Gilbert, a 40-year-old farmer in Oconomowoc, Wis., had been drafted into the Union army in 1862 to serve in the Thirty-Fourth Wisconsin Infantry. It didn’t take long for Cook to get lost in the letters. Each was filled with riveting details about life in mid-19th-century America.
“My great-great-grandfather wrote wonderful, fascinating descriptions about life along the Mississippi River, about discussions he had with former slaves and with Union and Confederate soldiers who were half his age,” she says. “Esther wrote about the challenges of running the farm without her husband and offered news of what was happening in their hometown.”
Cook painstakingly transcribed the missives, and in December, the University of Wisconsin Press published the resulting book, A Quiet Corner of the War: The Civil War Letters of Gilbert and Esther Claflin
Cook and her husband, Dennis, also recorded “Tenting Tonight,” a collection of 17 Civil War-era songs. The couple sings and plays 17 selections, including “Lorena,” “Goober Peas,” “Battle Hymn of the Republic” and “Richmond is a Hard Road to Travel.”
As she prepares for appearances at United Kingdom folk clubs in Cornwall, Devon and Sussex, Cook muses on the poignancy of her subject matter.
“The music I choose is nonconfrontational,” she says. “I don’t sing rally songs. Instead, I showcase the human side.”
John Hughes couldn’t believe the diagnosis. He’d experienced none of the warning signs Type 1 diabetes is known for: extreme thirst, sudden change in vision, labored breathing and lethargy.
“I watched my diet and was reasonably active,” the Cincinnati resident recalls. “I had gone in for just a routine physical, so the news my doctor delivered to me came as a complete surprise.”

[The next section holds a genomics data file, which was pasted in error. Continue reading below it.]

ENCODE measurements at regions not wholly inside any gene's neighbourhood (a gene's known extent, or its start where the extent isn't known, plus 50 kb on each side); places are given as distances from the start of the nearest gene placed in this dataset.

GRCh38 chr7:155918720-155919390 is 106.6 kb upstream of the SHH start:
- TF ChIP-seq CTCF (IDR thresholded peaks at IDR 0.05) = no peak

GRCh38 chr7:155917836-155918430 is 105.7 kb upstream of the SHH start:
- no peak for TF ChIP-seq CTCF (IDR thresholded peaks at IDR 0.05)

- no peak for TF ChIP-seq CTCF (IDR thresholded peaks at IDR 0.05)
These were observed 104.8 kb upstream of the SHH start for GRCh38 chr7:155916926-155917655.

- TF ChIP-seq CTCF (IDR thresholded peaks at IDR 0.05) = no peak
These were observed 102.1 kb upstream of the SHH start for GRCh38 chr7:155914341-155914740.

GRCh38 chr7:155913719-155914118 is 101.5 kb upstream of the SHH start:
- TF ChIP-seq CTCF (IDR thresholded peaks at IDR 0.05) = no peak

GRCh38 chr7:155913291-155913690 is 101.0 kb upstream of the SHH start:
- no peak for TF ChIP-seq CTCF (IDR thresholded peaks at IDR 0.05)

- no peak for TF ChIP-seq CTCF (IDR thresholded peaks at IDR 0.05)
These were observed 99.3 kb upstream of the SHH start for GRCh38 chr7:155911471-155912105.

The Proctor & Gamble computer technologist knew it was time to step up his exercise routine and decided to give bicycling a whirl. Forty-six years later, what began as a necessity has morphed into a full-blown fitness regimen.
“When I’m on a bike, I don’t think about any of my problems,” he says. “And best of all, you see the scenery in minute detail.”
During the summer, Hughes, 86, logs an average of 100 miles a week on the Raleigh Alyeska touring bike his daughter gave him 25 years ago. In inclement weather, he pedals a stationary bike at his home in Maple Knoll Village. He’s become a familiar sight tooling along the pathways dotting his continuing-care retirement community. But his wanderlust spans the globe.
In 2012, Hughes rode 46 miles in California’s Death Valley for a Juvenile Diabetes Research Foundation fundraiser. Last year, he participated in a 100-mile trip through Natchez Trace Parkway, stopping along the way to help build Habitat for Humanity homes in Tennessee.
When he’s home, the octogenarian delivers Meals on Wheels (by car, of course) to Cincinnati residents and serves as a mentor to others with diabetes. “My first piece of advice: Don’t deny diabetes,” Hughes says. “So many people do in the sense that they say, ‘Well, I can eat anything I want today because it won’t affect me tomorrow.’ If you do that every day, you’ll be in trouble in a year or two.”
Arthritis and a new pacemaker have not slowed the cyclist down. Hughes is planning to visit Switzerland this year.
“I’m proof that you’re never too old to exercise,” he says. “Of course, I get a little upset with myself sometimes because I don’t have the physical capabilities I used to have. But that’s not going to stop me.”